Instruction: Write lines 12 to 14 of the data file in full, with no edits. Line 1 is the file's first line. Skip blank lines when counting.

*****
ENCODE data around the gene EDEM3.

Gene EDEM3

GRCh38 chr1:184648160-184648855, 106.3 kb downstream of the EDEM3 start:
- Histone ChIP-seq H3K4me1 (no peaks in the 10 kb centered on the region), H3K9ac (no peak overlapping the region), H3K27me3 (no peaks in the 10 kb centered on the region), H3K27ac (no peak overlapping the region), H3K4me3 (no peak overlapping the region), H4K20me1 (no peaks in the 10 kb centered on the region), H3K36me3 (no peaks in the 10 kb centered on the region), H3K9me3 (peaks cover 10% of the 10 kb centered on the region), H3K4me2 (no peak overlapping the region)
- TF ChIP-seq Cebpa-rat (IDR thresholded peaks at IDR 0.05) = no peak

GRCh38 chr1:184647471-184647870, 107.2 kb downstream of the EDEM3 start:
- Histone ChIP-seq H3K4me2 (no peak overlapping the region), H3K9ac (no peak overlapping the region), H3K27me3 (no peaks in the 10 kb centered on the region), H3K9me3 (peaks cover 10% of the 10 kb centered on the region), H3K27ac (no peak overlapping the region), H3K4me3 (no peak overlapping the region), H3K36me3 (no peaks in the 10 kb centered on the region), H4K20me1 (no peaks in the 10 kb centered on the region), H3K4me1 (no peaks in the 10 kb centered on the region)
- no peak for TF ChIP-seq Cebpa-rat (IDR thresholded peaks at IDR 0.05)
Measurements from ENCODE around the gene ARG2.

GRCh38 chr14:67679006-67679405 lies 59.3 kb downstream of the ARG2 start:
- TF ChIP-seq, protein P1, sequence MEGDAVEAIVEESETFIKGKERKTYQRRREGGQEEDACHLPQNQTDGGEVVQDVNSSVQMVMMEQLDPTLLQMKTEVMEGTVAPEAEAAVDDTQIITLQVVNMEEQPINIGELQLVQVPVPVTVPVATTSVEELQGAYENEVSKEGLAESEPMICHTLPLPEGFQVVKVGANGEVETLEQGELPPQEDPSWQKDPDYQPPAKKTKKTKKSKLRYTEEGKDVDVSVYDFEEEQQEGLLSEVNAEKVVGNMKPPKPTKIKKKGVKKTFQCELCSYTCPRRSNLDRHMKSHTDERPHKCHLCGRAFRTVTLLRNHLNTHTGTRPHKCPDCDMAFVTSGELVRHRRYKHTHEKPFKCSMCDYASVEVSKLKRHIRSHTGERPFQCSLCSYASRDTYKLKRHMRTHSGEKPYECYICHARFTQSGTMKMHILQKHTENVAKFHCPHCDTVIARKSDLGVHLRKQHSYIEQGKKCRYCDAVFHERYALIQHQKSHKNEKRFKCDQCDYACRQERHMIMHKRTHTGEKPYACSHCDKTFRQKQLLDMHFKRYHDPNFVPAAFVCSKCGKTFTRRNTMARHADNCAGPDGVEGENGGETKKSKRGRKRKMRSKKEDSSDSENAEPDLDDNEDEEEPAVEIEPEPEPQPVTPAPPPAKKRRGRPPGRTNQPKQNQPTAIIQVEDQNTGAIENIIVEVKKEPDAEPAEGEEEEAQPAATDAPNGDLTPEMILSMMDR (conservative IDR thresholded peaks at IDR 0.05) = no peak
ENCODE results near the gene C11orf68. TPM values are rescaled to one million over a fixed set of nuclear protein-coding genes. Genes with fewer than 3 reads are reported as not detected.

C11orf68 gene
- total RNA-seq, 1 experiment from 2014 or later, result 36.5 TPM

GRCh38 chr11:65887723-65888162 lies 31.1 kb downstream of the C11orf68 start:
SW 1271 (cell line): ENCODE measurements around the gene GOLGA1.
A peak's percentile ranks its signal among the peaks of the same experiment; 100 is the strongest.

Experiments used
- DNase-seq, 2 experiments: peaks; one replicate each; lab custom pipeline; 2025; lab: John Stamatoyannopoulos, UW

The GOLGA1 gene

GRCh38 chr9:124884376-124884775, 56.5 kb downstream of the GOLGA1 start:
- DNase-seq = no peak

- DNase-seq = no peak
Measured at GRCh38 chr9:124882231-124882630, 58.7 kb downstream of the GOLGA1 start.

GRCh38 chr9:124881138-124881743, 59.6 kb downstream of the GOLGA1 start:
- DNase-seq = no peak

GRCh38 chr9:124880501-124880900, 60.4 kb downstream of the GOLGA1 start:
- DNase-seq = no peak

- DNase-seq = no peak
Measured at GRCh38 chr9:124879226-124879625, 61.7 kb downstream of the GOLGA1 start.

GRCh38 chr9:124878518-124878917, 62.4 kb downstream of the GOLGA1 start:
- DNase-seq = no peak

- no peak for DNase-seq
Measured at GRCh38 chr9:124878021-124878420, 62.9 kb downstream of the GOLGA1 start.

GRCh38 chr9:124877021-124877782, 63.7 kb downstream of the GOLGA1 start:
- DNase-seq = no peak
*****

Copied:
ENCODE results near the gene C11orf68. TPM values are rescaled to one million over a fixed set of nuclear protein-coding genes. Genes with fewer than 3 reads are reported as not detected.

C11orf68 gene
- total RNA-seq, 1 experiment from 2014 or later, result 36.5 TPM